Forward: Neil Hutchinson

How an affiliate marketing firm started on a £2,000 overdraft in a bedroom became a £57m web business

Neil Hutchinson tells GB how he turned the affiliate marketing firm he started on a £2,000 overdraft in his bedroom into a £57m web publishing group.

The word ‘innovative' could give ‘solutions' a run for its money as one of the terms people frequently overuse to describe companies, often to the point where it becomes meaningless. But at Forward, the internet group that began life as affiliate marketing firm TrafficBroker in 2004, innovation is not just a word that gets bandied about because it sounds good.

True, the key vision of the company is to “innovate every day”, but founder and 2008 Growing Business Top Gun Neil Hutchinson puts his money where his mouth is. A culture of innovation has led to the creation of three new businesses within the group – all ideas from employees.

People power

After spending an hour with Hutchinson, I suspect his personality has played a major part in shaping this culture. The softy spoken entrepreneur is probably one of the most unassuming people I have ever met.

“I don't like to think of myself as people's boss,” he says. “I like to create an environment where people can challenge. If I suggest one course and people disagree with it, I'm really keen to know that and for people to feel that they can voice their opinions.”

At 31, this could be a hint of self-doubt betraying itself. He later confesses: “Quite often I look at the talent within the group and it's a bit overwhelming to know that so many people have put their trust in me to guide the company.”

Either way, a lack of pretension combined with conscious efforts to really foster innovation has led to a culture where staff ideas are welcomed and valued – and if they're good, pursued and rewarded.

The company has internal Dragons' Den-style pitches, where staff can present their ideas to senior managers, who will decide whether or not to put resources behind it; this could be two developers or £25,000 worth of marketing budget. They'll be given a strict target to hit in a timeframe of no longer than six months.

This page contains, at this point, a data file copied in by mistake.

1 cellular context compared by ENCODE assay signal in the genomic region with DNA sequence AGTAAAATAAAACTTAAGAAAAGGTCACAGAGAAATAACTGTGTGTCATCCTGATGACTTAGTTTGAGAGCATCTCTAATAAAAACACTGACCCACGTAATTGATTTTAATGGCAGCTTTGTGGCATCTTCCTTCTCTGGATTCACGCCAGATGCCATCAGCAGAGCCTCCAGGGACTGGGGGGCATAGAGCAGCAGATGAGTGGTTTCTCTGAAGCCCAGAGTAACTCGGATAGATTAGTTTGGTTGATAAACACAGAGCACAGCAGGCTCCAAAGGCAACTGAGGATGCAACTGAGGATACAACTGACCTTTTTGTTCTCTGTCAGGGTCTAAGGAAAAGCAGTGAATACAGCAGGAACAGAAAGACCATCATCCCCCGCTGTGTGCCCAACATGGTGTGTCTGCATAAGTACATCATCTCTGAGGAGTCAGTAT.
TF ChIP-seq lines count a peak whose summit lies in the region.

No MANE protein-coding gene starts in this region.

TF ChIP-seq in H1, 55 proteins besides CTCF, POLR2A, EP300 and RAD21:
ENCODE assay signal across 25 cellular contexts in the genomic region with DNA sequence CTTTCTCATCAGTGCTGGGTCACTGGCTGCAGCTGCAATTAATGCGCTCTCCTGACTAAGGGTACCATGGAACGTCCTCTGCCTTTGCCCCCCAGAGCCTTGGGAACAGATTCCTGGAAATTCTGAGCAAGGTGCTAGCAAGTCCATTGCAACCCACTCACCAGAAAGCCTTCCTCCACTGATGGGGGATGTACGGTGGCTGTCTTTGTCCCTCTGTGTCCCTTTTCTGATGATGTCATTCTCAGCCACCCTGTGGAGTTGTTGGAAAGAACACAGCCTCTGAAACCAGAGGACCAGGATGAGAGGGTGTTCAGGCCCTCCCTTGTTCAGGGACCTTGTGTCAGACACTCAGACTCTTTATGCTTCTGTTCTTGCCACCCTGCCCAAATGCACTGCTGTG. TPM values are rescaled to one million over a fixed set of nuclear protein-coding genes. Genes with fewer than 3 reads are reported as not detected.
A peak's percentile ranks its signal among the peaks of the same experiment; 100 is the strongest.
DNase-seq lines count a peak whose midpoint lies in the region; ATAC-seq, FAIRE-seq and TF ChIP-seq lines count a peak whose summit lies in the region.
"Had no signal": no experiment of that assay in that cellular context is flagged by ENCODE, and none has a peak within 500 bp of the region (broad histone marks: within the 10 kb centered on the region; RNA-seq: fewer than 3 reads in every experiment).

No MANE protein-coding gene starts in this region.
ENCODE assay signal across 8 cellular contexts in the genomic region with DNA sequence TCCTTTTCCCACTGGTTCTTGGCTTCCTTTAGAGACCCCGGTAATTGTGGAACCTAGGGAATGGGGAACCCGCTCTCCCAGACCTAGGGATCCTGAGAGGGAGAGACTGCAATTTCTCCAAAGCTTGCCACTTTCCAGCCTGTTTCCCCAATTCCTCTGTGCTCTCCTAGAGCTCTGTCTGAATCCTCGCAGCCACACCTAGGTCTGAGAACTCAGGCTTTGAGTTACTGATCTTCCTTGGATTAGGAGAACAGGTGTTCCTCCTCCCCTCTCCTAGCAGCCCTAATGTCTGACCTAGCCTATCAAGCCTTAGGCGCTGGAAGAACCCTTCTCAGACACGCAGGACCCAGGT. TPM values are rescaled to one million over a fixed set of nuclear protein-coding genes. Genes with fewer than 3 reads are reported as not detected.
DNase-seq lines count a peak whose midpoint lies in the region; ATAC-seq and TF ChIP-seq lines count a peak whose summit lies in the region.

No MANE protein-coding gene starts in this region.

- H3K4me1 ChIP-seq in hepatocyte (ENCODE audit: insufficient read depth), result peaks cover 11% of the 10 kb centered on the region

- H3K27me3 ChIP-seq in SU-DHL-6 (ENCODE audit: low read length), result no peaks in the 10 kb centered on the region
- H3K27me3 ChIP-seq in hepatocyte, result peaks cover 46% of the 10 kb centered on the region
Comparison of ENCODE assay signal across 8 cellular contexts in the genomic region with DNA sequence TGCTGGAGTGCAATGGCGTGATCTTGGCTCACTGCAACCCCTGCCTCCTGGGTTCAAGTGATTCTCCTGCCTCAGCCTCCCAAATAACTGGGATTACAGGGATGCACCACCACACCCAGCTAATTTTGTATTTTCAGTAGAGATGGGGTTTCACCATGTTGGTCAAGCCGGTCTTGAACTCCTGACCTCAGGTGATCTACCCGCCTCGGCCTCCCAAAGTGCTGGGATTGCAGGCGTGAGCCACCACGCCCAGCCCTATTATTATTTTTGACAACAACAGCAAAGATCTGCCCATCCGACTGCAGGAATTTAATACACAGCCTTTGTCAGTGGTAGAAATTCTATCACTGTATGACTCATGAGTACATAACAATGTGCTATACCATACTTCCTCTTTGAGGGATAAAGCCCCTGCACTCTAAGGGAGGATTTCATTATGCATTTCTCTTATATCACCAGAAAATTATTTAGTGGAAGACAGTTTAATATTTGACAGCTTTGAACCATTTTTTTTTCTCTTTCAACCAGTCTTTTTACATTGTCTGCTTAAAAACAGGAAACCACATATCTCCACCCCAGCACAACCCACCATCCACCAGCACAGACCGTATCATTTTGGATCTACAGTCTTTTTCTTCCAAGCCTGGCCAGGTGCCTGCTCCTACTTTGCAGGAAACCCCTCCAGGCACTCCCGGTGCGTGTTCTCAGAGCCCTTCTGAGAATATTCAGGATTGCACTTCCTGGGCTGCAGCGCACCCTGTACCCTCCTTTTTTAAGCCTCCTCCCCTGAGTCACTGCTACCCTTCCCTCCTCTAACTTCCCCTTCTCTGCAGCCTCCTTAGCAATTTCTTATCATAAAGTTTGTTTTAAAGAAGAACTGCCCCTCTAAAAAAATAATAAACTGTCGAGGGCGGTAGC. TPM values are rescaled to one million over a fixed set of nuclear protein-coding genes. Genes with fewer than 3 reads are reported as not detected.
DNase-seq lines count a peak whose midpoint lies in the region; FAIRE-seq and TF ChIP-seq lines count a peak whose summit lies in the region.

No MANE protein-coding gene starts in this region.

So far, this process has resulted in the launch of InvisibleHand, a plug-in which discreetly notifies consumers when the product they're browsing can be bought for a lower price elsewhere; Omio, a mobile phone comparison site, and JustShops, a collection of ecommerce sites.

InvisibleHand was the brainchild of Robin Landy, who joined Forward as an information architect. Hutchinson says he “easily achieved” his initial target of getting 10,000 people to download his plug-in within six months.

The fact that three sites have stemmed from staff ideas is now a fantastic recruitment tool, which Hutchinson insists proves his theory about staff satisfaction. It's all very well getting smart people into the business; you have to empower them too.

“People come in typically to do a specific job, but often they have the ability to contribute elsewhere. That might not even be the best job for them, just what they have done previously. People like to be given the opportunity to find their role within the business.”

By the book

Given Forward's success, it's incredible to think Hutchinson started the business after performing a Google search for ‘make money online' in December 2003. The Warwick University business studies graduate was working as a web designer and noticed clients were increasingly eager to drive traffic to their new sites.

His search produced a link to a book called Google Cash, which introduced him to affiliate marketing through Adwords – bidding for keywords on behalf of companies and getting paid for resulting sales. “You didn't need a salesforce or to communicate with the companies; you just worked via the affiliate network, driving traffic and getting paid on commission.”

He made £35 on his first day, when an ad for Lloyds TSB resulted in a current account sign-up. Although this was something of a fluke, it wasn't long before he was earning as much as his wage as a web designer.